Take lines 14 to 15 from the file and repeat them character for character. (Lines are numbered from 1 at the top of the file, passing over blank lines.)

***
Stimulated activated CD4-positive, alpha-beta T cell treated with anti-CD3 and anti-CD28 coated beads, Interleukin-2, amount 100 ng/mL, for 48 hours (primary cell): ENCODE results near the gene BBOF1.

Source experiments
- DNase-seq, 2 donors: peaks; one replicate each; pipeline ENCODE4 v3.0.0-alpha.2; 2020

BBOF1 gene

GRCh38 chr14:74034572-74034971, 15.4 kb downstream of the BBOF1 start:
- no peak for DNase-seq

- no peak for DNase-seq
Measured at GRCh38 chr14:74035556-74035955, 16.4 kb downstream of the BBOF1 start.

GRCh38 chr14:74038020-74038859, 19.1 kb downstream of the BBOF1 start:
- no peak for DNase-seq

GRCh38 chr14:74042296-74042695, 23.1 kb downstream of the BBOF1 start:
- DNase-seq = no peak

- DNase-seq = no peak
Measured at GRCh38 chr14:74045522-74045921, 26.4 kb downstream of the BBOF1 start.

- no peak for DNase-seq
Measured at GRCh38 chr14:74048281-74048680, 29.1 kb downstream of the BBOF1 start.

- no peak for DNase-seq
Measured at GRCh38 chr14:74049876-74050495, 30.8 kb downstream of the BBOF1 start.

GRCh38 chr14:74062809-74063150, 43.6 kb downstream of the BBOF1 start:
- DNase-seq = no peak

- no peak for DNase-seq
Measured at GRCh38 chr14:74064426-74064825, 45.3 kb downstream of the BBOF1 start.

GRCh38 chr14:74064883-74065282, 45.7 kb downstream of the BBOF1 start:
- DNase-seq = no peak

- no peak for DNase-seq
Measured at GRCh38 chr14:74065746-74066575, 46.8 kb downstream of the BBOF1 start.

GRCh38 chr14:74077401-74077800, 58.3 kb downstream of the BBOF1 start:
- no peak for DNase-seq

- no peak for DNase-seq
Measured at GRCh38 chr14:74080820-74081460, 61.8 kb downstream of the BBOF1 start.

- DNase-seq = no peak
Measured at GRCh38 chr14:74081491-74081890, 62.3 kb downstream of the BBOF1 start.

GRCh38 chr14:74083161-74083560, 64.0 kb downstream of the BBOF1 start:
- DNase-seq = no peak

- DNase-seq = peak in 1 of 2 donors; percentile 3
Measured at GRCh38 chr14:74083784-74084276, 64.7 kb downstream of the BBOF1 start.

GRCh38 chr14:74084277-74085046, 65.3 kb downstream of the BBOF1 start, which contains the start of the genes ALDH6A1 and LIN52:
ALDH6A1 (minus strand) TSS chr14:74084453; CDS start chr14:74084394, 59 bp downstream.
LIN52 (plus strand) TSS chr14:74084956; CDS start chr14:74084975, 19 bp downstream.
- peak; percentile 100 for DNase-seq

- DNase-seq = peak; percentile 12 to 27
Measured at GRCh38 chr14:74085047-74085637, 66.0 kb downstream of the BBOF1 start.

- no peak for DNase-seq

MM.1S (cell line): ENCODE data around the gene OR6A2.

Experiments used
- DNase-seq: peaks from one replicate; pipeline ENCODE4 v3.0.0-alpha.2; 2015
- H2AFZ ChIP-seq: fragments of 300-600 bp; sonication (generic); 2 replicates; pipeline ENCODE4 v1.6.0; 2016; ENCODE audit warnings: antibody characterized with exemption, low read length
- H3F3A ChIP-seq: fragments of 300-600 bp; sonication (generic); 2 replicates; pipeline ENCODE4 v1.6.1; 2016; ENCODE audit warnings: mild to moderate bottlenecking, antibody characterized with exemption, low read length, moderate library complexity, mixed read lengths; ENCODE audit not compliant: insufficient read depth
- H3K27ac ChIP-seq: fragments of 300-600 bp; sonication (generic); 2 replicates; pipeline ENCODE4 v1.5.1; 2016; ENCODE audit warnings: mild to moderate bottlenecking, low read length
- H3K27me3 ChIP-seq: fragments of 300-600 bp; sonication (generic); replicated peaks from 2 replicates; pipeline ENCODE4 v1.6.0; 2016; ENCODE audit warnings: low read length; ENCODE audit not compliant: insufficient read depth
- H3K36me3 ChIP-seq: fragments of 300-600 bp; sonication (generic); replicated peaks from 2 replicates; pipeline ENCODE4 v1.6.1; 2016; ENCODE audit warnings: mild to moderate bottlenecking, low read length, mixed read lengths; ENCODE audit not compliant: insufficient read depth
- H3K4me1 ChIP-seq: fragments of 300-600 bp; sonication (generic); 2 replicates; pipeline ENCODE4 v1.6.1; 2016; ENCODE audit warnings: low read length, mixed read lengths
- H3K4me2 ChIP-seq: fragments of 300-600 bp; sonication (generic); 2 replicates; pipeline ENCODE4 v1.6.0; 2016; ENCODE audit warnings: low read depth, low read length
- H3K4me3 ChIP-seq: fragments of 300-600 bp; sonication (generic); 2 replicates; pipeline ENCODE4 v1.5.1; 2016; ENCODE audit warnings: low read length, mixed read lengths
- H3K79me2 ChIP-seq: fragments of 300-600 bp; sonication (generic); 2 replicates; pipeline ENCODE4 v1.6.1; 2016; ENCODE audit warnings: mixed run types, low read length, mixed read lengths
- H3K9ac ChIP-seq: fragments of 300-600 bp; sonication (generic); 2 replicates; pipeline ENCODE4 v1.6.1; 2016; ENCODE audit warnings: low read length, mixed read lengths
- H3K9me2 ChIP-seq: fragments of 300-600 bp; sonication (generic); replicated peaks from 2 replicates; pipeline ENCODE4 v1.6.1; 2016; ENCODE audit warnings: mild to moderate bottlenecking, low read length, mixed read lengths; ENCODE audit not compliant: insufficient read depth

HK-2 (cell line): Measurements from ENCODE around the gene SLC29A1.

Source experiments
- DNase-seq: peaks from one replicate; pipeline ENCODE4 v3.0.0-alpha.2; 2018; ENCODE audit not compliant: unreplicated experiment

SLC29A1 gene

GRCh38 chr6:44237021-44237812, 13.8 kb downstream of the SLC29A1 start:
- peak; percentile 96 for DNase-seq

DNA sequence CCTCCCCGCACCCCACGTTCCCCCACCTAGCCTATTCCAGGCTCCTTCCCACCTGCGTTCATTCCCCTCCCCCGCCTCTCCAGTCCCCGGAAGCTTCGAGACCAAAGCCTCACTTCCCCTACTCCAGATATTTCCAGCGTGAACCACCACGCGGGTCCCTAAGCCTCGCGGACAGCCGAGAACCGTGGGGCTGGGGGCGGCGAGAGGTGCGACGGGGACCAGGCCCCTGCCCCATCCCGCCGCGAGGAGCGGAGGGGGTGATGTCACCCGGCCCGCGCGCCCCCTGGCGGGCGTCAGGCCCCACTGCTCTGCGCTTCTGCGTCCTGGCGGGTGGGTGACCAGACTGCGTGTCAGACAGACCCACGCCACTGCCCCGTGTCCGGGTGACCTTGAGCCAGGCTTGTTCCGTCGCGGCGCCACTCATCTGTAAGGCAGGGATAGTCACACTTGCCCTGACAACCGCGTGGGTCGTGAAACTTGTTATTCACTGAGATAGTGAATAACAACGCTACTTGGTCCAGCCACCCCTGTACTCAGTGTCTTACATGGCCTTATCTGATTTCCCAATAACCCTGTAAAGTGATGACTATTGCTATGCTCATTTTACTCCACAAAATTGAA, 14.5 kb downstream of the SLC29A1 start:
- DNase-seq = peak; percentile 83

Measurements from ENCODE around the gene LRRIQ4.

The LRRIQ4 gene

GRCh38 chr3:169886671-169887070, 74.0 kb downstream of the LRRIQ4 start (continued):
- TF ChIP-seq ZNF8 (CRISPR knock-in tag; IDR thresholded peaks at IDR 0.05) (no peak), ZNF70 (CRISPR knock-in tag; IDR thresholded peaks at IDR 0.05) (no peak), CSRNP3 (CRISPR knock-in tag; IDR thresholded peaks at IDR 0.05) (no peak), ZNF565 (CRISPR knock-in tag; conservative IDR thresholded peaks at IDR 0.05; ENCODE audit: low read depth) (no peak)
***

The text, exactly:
Measured at GRCh38 chr14:74045522-74045921, 26.4 kb downstream of the BBOF1 start.

- no peak for DNase-seq